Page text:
Over the next few years, E Team developed public-private partnerships with Los Angeles, San Francisco, Philadelphia, and the Federal Department of Transportation. Part of our work was making sure their systems didn’t crash going into Y2K.

That brought us to the attention of New York City. We were selected to provide the system for a new state-of-the-art command center, which they were putting on the 23rd floor of 7 World Trade Center.

On September 7, 2001, I was in New York to meet with the leadership of emergency management operations for the city to discuss our planned deployment on September 17.

When the twin towers came down on 9/11, they took 7 World Trade Center with them. Because we’d worked with San Francisco, where an earthquake on the San Andres fault could destroy the command center, we had built E Team so that it could be deployed remotely. Four days later, when New York City opened a temporary command center on Pier 92 with 300 workstations, they turned on E Team. Our software was used to manage that entire recovery. It was the first disaster of that magnitude run using an internet command and control system.

Then three weeks after 9/11, the anthrax letters went out. Almost immediately, E Team had a federal procurement to serve as the core of the Pandemic Preparedness and Bioterrorism Command Center at the Department of Health and Human Services in Washington. Eventually the CDC and the National Pharmaceutical Stockpile (which is now call the National Strategic Stockpile) were using E Team, too.

Q: What’s the role of an international response in a pandemic?

When Ebola appeared in 2014, we all knew it was a dangerous disease. Because we activated our systems, there were only 11 patients treated for Ebola in the United States. We detected, identified, contact traced, and contained. It was very, very scary, but we did all the right things. Those actions dramatically limited the spread within the U.S.

Besides U.S. containment, we also recognized that it would be extraordinarily difficult for us to continue to keep the disease from spreading without addressing critical hotspots in conjunction with other countries. We deployed both civilian and military medical capabilities to West Africa with the full commitment that we were going to work with our international partners.

We have enormous resources in this country, but they’re only as effective as the leadership allows them to be. With COVID, when we discovered that we were going to be confronted by this unprecedented test, we waited. We ignored the lesson of previous threats that time is everything.

In the face of any large new threat, first and foremost, you need leaders. And they need access to relevant expertise and an infrastructure of systems that can be activated quickly.

The CDC has done a yeoman’s job focusing on the public health dimension. The disruption associated with COVID also has political, economic, security, and societal aspects. The National Security Council’s Directorate for Global Health Security and Biodefense was a key office. It had access to the highest executive level in the event that something happened. That office was effectively disbanded in 2018, so there was nobody available who could immediately understand and appreciate the potential consequences as this new threat emerged. Precious time was lost because no one at the senior White House executive level was in charge.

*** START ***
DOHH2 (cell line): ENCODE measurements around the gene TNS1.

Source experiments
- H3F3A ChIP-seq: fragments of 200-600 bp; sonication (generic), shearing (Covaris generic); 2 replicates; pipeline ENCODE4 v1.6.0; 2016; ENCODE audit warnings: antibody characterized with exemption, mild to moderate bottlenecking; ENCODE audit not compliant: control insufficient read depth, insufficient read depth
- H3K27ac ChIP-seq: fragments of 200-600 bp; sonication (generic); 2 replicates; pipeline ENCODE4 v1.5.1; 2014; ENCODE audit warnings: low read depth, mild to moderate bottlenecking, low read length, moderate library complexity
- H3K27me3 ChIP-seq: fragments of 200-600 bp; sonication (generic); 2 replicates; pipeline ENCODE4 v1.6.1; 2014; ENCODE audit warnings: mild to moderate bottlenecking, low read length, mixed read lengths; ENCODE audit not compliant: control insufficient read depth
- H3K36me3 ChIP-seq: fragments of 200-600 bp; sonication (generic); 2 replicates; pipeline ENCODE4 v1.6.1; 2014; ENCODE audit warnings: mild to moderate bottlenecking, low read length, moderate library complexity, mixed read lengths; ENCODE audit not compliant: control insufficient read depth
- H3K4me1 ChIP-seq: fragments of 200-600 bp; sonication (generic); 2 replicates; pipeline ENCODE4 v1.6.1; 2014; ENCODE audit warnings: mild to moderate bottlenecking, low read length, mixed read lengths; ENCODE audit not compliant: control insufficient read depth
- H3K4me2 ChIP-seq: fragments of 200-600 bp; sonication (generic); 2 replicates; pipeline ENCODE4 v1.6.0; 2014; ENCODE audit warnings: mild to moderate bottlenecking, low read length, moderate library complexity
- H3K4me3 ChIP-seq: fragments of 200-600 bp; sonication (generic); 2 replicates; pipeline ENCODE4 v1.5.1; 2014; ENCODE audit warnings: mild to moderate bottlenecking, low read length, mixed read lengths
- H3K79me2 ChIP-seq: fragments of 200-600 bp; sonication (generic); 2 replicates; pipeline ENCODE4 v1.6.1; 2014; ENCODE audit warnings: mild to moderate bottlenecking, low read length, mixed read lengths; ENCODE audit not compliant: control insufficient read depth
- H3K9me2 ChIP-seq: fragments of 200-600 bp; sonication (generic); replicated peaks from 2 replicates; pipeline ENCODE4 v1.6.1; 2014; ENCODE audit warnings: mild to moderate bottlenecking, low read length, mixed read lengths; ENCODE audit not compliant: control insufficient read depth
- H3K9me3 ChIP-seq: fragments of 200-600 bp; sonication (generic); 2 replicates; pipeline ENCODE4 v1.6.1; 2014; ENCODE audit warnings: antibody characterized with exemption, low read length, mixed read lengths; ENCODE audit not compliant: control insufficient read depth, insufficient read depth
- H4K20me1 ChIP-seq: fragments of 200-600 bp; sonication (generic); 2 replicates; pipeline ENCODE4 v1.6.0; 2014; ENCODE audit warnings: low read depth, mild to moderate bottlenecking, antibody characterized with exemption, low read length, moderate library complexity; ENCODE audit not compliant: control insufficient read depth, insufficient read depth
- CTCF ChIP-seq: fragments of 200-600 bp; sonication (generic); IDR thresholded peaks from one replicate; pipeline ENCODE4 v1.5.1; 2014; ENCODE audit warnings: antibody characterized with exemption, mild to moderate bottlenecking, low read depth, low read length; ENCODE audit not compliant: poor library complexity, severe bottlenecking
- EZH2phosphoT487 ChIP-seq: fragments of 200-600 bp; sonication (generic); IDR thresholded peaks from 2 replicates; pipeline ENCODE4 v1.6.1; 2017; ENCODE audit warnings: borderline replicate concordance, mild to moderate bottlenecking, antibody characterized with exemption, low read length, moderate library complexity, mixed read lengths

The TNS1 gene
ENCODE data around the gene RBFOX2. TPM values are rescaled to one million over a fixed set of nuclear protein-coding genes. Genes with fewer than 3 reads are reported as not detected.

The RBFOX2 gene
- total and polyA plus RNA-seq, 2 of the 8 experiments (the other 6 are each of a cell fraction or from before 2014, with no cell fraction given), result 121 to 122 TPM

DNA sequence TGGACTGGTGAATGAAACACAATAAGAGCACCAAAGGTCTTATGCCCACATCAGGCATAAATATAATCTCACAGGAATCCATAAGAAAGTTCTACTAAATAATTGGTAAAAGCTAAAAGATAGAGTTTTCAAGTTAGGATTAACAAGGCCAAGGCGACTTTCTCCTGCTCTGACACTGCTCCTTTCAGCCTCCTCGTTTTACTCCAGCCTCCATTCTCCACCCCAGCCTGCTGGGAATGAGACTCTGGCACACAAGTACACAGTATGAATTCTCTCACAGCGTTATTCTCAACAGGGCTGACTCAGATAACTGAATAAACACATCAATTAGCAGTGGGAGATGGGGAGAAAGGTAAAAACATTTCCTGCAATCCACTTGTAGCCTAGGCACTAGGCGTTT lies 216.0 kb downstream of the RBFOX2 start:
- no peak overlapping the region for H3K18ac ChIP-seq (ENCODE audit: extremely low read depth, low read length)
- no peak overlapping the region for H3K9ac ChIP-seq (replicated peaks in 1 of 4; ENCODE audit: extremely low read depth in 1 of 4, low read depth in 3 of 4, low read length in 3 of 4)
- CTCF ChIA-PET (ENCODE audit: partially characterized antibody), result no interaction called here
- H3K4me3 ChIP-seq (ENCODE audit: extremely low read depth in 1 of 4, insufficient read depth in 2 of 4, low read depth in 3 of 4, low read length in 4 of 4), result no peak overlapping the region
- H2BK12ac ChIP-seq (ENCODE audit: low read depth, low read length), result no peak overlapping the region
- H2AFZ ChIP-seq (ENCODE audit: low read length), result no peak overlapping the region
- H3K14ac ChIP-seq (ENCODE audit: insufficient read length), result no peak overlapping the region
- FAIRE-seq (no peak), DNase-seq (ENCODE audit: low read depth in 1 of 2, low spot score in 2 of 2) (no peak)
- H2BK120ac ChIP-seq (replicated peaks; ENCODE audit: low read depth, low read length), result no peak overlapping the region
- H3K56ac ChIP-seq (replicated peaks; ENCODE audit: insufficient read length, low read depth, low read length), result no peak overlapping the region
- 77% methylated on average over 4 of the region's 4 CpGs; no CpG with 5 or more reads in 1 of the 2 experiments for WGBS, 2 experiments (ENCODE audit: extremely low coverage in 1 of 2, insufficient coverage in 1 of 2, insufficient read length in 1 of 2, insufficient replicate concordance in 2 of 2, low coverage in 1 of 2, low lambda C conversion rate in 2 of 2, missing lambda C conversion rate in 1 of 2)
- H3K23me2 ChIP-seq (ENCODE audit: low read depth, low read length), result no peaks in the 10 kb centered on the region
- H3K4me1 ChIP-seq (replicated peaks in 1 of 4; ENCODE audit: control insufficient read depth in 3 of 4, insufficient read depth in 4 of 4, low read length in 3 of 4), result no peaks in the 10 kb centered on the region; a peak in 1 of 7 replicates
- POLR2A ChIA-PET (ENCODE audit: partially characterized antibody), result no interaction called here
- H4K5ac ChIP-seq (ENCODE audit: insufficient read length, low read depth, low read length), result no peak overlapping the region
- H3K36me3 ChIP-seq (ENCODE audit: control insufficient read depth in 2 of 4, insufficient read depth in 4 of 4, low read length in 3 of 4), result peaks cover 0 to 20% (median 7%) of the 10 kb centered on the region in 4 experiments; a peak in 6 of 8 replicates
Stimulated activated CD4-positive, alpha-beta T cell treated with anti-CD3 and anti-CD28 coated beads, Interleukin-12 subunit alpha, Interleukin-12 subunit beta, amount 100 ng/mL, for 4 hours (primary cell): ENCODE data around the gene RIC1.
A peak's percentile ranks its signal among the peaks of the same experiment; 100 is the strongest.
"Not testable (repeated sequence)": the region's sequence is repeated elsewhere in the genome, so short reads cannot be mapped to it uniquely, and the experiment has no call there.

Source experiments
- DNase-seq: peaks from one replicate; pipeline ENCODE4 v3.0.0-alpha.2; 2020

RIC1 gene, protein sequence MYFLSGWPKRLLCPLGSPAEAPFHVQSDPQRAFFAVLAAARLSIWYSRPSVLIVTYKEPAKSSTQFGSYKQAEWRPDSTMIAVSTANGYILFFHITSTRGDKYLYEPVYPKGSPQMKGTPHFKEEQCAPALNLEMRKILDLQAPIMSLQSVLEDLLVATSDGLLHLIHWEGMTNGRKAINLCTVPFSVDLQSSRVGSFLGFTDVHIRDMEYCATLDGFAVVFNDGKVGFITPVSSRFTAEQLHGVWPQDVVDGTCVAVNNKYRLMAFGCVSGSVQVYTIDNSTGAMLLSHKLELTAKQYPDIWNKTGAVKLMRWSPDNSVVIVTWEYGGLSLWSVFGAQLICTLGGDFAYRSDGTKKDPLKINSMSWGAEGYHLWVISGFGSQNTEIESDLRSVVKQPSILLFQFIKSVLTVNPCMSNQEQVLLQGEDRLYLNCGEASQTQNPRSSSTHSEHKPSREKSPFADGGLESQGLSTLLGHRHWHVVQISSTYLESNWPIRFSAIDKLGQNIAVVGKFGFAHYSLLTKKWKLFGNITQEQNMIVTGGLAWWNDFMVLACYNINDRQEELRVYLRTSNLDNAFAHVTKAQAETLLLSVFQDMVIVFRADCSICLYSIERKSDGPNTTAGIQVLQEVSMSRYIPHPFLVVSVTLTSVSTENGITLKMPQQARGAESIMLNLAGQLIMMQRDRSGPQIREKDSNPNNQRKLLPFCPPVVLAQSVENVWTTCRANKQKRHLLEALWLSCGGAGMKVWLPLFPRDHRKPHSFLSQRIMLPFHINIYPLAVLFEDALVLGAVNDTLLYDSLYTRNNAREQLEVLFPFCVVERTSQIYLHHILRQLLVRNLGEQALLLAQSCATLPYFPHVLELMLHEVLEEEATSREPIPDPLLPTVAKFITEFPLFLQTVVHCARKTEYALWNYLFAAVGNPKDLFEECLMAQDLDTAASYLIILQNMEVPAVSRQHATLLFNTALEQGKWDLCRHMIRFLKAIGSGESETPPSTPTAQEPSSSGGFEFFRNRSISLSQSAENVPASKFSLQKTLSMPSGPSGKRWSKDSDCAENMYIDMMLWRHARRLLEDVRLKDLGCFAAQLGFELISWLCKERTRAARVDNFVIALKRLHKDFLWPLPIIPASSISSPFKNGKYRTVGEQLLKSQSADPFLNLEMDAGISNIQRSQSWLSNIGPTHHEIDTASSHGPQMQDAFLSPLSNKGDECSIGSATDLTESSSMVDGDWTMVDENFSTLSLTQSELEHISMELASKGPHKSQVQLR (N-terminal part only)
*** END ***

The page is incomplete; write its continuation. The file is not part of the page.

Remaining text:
Q: What are you hoping for going forward?

In addition to all its tangible effects, this pandemic has caused universal trauma with consequences felt at the personal, institutional, and societal levels. Left unaddressed, trauma produces a lasting set of ingrained behavioral changes.

If we don’t explicitly recognize that subtle but profound trauma effects are going to now change many aspects of how we do what we do, we are deluding ourselves. We must recognize the trauma, and find ways to again feel safe at the individual, institutional, and societal levels.

“While an unprecedented catastrophe, the plague shattered old, rigid systems and beliefs. It made new ways of thinking necessary. It made the Renaissance possible. It spawned the modern age.”

As leaders, we’ve seen a lot. We’ve been through a lot. If we think we can respond to this by just being tough, we’re going to charge forward trying to force a return to the old normal as quickly as possible. If we don’t listen and notice, if we don’t recognize that the models that we’ve used no longer fit, we are going to fundamentally miss the fact that everything is altered.

If you want to find a somewhat dark reason for hope, look at the Black Death in the 14th century. While an unprecedented catastrophe, the plague shattered old, rigid systems and beliefs. It made new ways of thinking necessary. It made the Renaissance possible. It spawned the modern age.

With the right kind of leadership, we might see the emergence post-COVID of a new set of systems that recognize our interdependencies and respect our shared humanity to create a new structure for managing the incredible complexity of our rapidly evolving world.